Smith was sentenced last Friday to serve three years of probation and to spend 11 days with a work crew after he pleaded no contest to drunken driving and weapons charges. Smith said he hasn't had time to begin the work yet, and will do so as his time permits.
Of the ruling, Smith said he's "glad how it worked out." He didn't want to guess whether he would face a suspension from the league, and said he's unsure whether Ravens running back Ray Rice's two-game penalty Thursday for his offseason arrest for domestic violence provides any indication.
"I'm glad it's behind me. I'm ready to move on. ... I've never been in this situation so I'm not going to speculate," Smith said of possible punishment. "I know I'm meeting with him in the near future — as soon as possible. We don't have a solid date, so I'm not sure."
Smith said he has been sober since entering rehab last year following his Sept. 20 DUI arrest. He then underwent rehab at an in-patient facility for substance abuse and missed five games. Coach Jim Harbaugh was asked Thursday whether he thought the NFL might take the rehab stint into account as time served.
"Going through a process, which is, there's accountability for some mistakes made. And also he's been given the opportunity to do what he says he's going to do. So far he's doing that," Harbaugh said. "That's in their hands. They will discipline if they warrant it."
Tight end Vernon Davis said before the team's first practice that his desire for a new contract is no longer a focus and he will leave that to the team and his agent to discuss.
"That's in the past, I'm not really worried about the contract," he said. "That's between the team and my agent. That's not my focus right now. My focus is out here, trying to get better."
Of being fined up to $70,000 for missing the mandatory minicamp last month, Davis said, "I'm sure they did, absolutely."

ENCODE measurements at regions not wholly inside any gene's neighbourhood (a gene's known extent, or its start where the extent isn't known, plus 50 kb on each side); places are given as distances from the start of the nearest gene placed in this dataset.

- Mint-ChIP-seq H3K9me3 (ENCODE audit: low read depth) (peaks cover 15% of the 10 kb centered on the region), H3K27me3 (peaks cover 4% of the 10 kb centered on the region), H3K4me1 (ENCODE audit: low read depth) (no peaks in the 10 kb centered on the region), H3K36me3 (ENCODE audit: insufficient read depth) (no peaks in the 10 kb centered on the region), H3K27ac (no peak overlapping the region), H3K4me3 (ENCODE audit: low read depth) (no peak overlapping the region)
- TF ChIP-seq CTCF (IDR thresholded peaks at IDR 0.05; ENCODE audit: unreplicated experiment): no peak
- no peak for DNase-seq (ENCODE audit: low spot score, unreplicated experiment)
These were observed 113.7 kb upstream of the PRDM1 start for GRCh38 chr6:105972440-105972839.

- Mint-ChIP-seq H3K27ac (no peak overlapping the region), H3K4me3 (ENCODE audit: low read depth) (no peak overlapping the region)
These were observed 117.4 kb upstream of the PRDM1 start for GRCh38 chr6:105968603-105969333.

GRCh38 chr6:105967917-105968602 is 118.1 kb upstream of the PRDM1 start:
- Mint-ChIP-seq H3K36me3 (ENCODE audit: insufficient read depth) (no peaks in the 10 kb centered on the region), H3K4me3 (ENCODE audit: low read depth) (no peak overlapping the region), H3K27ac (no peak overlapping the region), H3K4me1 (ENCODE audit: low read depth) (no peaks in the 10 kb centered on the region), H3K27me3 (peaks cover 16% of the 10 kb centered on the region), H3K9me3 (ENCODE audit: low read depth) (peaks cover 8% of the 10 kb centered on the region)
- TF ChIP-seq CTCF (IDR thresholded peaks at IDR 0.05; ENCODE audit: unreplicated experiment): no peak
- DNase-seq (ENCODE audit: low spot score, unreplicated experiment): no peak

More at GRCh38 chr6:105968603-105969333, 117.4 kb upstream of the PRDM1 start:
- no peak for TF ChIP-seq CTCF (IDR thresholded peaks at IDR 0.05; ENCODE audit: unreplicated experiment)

So, why did he sit out the offseason program with two years remaining on his current deal?
"It was a very easy decision. All you have to do is think about the team," Davis said. "That's what I did. I thought about my teammates, especially some of the guys like Frank Gore, guys that they're on the last end of their contract. There's nothing like being here."
For Smith, he hopes 2014 is a fresh start — and he insists he is in the best shape ever entering his fourth NFL season.
In his latest run-in with the law, Smith was arrested April 13 at Los Angeles International Airport. Police said the 24-year-old was randomly selected for a secondary screening and became uncooperative with the process, telling a TSA agent that he had a bomb.
In November, he pleaded not guilty to three felony counts of illegal possession of an assault weapon, stemming from a June 2012 party at his home. Investigators said several shots were fired, two partygoers were injured and Smith was stabbed. In the subsequent investigation, prosecutors say detectives found five unregistered, illegal weapons in Smith's house.
Yet, what Smith brings on the field makes him one of the NFL's best at pressuring quarterbacks.
Smith emerged as one of the league's most-feared pass rushers in 2012. He had a franchise-record 19 1/2 sacks that year, but failed to record a sack in his final six games including the team's postseason Super Bowl run.
Smith finished with 8 1/2 sacks and 34 tackles in 11 games last season, making eight starts. His 42 sacks are second-most in the NFL since he entered the league.
Harbaugh, for one, is only thinking about another year and another opportunity for success after three straight seasons coming oh so close.
"It's like it's your own birthday. It's a family reunion. It's like a re-birth, feel like you come out of the womb and re-born into football," Harbaugh said in his first news conference at new Levi's Stadium. "And definitely having Vernon there added to that. Everybody sees their friends, sees their family, haven't seen them for a month or so as we've been apart after the minicamp. ...
"Our team is the least unhappy team I've ever been around."